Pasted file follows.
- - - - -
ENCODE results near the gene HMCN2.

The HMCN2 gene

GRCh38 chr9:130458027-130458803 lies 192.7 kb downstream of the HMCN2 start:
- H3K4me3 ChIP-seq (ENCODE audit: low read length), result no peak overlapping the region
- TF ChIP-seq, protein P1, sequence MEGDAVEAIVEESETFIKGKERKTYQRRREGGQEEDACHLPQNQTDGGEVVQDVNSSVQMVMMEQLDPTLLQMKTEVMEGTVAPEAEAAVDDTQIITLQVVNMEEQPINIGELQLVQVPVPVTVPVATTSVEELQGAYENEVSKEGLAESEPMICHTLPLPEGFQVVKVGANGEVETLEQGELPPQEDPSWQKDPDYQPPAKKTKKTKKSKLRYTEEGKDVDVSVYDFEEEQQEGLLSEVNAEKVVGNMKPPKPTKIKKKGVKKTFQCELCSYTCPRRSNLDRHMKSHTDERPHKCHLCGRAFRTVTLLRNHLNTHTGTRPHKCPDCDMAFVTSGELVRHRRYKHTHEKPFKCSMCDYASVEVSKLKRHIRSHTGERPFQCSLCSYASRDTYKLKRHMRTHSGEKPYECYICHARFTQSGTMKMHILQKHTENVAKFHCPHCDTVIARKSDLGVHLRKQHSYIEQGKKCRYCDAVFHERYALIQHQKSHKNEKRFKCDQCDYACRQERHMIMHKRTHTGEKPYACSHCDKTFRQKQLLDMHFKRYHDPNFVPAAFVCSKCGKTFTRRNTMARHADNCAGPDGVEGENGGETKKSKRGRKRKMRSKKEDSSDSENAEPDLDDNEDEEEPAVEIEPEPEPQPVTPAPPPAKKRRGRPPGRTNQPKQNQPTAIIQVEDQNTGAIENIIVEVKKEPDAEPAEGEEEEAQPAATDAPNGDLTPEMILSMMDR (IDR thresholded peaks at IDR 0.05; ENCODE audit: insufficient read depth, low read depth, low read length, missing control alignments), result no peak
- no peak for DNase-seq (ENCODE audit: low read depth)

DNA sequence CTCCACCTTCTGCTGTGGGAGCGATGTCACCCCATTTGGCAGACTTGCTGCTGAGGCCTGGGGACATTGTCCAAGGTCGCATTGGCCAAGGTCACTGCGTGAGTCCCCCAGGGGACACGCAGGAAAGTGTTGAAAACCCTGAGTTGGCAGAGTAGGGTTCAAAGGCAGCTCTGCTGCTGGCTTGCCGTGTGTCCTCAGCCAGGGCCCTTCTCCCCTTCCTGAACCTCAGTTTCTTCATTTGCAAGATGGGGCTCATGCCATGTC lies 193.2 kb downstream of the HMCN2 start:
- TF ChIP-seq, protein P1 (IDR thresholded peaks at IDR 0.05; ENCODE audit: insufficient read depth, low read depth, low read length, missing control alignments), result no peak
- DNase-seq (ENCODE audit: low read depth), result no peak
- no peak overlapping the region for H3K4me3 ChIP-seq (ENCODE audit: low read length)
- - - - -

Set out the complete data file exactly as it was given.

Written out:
ENCODE results near the gene HMCN2.

The HMCN2 gene

GRCh38 chr9:130458027-130458803 lies 192.7 kb downstream of the HMCN2 start:
- H3K4me3 ChIP-seq (ENCODE audit: low read length), result no peak overlapping the region
- TF ChIP-seq, protein P1, sequence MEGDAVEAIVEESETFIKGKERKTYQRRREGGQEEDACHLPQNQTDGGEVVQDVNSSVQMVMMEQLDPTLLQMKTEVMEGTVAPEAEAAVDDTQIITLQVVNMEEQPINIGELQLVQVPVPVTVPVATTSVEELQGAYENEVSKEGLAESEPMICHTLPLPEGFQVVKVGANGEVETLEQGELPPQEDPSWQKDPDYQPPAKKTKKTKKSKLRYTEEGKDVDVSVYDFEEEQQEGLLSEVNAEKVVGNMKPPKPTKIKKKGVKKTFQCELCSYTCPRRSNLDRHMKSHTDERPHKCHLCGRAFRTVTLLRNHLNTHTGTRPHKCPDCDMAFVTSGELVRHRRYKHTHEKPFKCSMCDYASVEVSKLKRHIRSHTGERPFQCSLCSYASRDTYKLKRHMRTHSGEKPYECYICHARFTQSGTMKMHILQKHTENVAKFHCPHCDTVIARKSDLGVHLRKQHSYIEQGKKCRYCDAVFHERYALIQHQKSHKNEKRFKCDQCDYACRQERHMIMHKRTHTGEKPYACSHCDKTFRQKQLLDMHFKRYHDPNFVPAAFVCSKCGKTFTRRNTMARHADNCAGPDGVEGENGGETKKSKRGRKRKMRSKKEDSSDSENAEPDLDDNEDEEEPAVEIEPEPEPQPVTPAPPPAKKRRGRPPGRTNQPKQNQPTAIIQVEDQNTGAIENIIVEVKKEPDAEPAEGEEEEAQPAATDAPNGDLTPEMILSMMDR (IDR thresholded peaks at IDR 0.05; ENCODE audit: insufficient read depth, low read depth, low read length, missing control alignments), result no peak
- no peak for DNase-seq (ENCODE audit: low read depth)

DNA sequence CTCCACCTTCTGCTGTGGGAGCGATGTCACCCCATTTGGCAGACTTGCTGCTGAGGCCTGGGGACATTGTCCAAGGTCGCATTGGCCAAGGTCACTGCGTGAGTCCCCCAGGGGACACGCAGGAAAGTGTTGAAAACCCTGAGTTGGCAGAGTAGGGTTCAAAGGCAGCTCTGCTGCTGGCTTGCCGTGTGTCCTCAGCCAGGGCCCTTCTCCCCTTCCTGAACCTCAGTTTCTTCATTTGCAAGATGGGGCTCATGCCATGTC lies 193.2 kb downstream of the HMCN2 start:
- TF ChIP-seq, protein P1 (IDR thresholded peaks at IDR 0.05; ENCODE audit: insufficient read depth, low read depth, low read length, missing control alignments), result no peak
- DNase-seq (ENCODE audit: low read depth), result no peak
- no peak overlapping the region for H3K4me3 ChIP-seq (ENCODE audit: low read length)